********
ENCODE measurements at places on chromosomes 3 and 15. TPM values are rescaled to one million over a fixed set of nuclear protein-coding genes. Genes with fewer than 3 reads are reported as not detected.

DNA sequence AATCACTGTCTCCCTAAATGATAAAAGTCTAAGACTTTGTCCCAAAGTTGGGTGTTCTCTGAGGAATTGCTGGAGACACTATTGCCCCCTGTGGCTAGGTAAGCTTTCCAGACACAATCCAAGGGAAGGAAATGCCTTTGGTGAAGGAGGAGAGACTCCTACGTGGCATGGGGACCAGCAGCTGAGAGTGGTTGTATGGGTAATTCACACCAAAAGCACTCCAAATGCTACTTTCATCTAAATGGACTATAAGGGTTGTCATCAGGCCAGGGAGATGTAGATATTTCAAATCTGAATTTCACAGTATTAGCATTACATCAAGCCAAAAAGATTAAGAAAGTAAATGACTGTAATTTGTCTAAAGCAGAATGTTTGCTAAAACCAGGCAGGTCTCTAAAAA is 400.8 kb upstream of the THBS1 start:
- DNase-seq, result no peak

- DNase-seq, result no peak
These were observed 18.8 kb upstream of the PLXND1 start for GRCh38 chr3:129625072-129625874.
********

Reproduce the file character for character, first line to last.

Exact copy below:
ENCODE measurements at places on chromosomes 3 and 15. TPM values are rescaled to one million over a fixed set of nuclear protein-coding genes. Genes with fewer than 3 reads are reported as not detected.

DNA sequence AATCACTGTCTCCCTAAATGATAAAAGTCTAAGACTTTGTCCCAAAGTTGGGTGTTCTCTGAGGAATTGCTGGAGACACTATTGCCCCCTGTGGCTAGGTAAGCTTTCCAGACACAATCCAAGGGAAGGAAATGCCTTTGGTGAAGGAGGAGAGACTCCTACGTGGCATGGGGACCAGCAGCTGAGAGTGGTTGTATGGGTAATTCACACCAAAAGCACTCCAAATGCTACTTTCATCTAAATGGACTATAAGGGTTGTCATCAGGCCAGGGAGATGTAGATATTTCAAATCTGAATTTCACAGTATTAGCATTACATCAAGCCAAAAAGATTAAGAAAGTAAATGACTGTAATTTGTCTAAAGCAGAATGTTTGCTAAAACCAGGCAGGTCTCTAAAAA is 400.8 kb upstream of the THBS1 start:
- DNase-seq, result no peak

- DNase-seq, result no peak
These were observed 18.8 kb upstream of the PLXND1 start for GRCh38 chr3:129625072-129625874.